28. 28. CASE: Caltex Corporation <ul><li>Major multinational company selling gasoline & petrol products. </li></ul><ul><li>In 2000, created a centralized e-purchasing corporate exchange (www.caltex.com) </li></ul><ul><ul><li>Suppliers build electronic catalogues with Ariba’s software. </li></ul></ul><ul><ul><li>Many benefits to buyers and suppliers, particularly in Asia, Africa & the Middle East. </li></ul></ul><ul><ul><li>System enables Caltex to successfully handle complex multinational business environments. </li></ul></ul>
    29. 29. CASE : Port of Singapore <ul><li>Problem : </li></ul><ul><ul><li>The Port of Singapore, the world’s largest international port, faced increased global competition. </li></ul></ul><ul><li>Solution : </li></ul><ul><ul><li>Implementation of Intelligent Systems </li></ul></ul><ul><li>Results: </li></ul><ul><ul><li>Reduction in Cycle Time </li></ul></ul><ul><ul><ul><li>4 hours versus 16 - 20 hours in neighboring ports </li></ul></ul></ul><ul><ul><li>Reduction in uploading/ loading time </li></ul></ul><ul><ul><ul><li>30 sec. versus 4-5 min./ truck in neighboring ports </li></ul></ul></ul>
    30. 30. SIS Implementation <ul><li>Major Issues to be Considered: </li></ul><ul><ul><li>Justification </li></ul></ul><ul><ul><ul><li>Justifying SIS may be difficult due to the intengible nature of their benefits. </li></ul></ul></ul><ul><ul><li>Risks & Failures </li></ul></ul><ul><ul><ul><li>The magnitude, complexity, continuous changes in technology and business environment may result in failures. </li></ul></ul></ul><ul><ul><li>Finding appropriate SIS </li></ul></ul><ul><ul><ul><li>Identifying appropriate SIS is not a simple task. </li></ul></ul></ul>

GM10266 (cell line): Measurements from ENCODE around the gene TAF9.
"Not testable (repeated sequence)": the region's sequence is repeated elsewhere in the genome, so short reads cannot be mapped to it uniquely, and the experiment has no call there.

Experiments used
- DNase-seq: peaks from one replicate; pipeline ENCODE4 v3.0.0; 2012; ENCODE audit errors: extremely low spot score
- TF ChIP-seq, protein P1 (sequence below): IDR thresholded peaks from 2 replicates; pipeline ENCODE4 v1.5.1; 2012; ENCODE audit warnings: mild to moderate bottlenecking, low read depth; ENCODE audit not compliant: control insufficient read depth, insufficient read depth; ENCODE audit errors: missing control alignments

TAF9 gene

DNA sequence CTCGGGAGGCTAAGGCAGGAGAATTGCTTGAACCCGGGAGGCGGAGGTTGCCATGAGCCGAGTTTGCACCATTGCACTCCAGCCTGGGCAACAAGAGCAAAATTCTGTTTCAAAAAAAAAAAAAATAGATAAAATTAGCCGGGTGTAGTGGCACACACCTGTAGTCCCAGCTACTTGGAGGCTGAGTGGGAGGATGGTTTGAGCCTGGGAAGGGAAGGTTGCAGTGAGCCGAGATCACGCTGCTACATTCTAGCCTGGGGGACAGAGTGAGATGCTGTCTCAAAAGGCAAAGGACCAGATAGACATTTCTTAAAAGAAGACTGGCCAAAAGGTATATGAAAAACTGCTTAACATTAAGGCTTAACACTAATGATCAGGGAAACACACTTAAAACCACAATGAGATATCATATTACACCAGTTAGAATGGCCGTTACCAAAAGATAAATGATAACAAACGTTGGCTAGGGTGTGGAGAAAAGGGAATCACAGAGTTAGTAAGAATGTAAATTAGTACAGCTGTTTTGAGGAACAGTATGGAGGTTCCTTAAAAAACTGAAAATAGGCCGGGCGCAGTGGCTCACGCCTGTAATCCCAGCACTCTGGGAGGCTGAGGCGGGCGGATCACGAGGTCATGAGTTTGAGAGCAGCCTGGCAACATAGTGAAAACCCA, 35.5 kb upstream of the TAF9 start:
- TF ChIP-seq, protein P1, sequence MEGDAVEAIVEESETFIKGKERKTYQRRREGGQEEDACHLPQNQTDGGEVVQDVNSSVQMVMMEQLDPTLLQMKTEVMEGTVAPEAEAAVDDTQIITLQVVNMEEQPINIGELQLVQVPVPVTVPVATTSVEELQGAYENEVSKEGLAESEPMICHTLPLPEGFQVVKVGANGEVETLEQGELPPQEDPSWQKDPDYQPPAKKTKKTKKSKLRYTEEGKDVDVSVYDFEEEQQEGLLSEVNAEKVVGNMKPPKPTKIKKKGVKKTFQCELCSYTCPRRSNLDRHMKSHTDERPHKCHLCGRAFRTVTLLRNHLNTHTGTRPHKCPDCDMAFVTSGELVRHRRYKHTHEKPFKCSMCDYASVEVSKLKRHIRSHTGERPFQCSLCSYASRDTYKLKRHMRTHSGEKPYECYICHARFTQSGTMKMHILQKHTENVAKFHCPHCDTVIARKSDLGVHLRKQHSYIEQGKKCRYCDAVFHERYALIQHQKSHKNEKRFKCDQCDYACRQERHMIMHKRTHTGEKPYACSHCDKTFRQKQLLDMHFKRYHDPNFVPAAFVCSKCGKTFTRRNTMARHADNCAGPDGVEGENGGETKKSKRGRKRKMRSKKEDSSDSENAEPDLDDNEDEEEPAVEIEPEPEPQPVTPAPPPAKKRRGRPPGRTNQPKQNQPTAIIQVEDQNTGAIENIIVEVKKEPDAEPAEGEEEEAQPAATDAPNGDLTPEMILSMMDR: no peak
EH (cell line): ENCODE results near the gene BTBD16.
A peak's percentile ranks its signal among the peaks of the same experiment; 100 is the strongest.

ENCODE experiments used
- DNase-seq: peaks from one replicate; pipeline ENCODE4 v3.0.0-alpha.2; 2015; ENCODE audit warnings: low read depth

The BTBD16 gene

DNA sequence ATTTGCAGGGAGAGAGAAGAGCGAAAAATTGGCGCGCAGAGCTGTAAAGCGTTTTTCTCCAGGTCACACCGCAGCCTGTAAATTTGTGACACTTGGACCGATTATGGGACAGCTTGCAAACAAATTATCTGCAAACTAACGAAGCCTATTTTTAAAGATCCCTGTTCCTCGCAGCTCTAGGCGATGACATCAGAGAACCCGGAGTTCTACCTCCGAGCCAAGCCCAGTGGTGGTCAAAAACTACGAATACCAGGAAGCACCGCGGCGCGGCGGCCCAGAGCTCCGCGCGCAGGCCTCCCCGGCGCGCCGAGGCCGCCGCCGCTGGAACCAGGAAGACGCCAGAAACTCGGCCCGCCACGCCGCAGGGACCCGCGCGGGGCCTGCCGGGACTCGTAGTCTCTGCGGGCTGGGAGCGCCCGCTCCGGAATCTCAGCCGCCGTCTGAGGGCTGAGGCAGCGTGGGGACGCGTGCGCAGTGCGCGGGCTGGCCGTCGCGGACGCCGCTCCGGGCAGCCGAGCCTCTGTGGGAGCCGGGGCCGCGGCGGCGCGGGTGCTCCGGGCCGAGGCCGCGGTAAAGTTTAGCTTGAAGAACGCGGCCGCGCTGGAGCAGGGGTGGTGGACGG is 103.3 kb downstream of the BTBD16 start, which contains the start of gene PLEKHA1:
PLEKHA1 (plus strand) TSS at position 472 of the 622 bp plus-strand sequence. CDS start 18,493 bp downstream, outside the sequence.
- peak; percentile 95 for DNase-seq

31. 31. Managerial Issues (cont.) <ul><li>Sustaining Competitive Advantage Is Challenging </li></ul><ul><li>As companies become larger and more sophisticated, they develop resources to duplicate the systems of their competitors quickly </li></ul><ul><li>Ethical Issues </li></ul><ul><li>Gaining competitive advantage through the use of IT may involve unethical or even illegal actions </li></ul><ul><li>Companies can use IT to monitor the activities of other companies and may invade the privacy of individuals working there </li></ul>
    32. 32. Suggested Reading <ul><li>Information Technology for Management </li></ul><ul><li>Old Book </li></ul><ul><ul><li>Chapter 3 – Information Systems for Competitive Advantage pp 80 to 119 </li></ul></ul><ul><li>New Book </li></ul><ul><ul><li>Chapter 12 – Information Systems for Competitive Advantage pp 505 to 518 </li></ul></ul><ul><li>Computing Press – read it </li></ul>
    33. 33. <ul><li>Q & A </li></ul>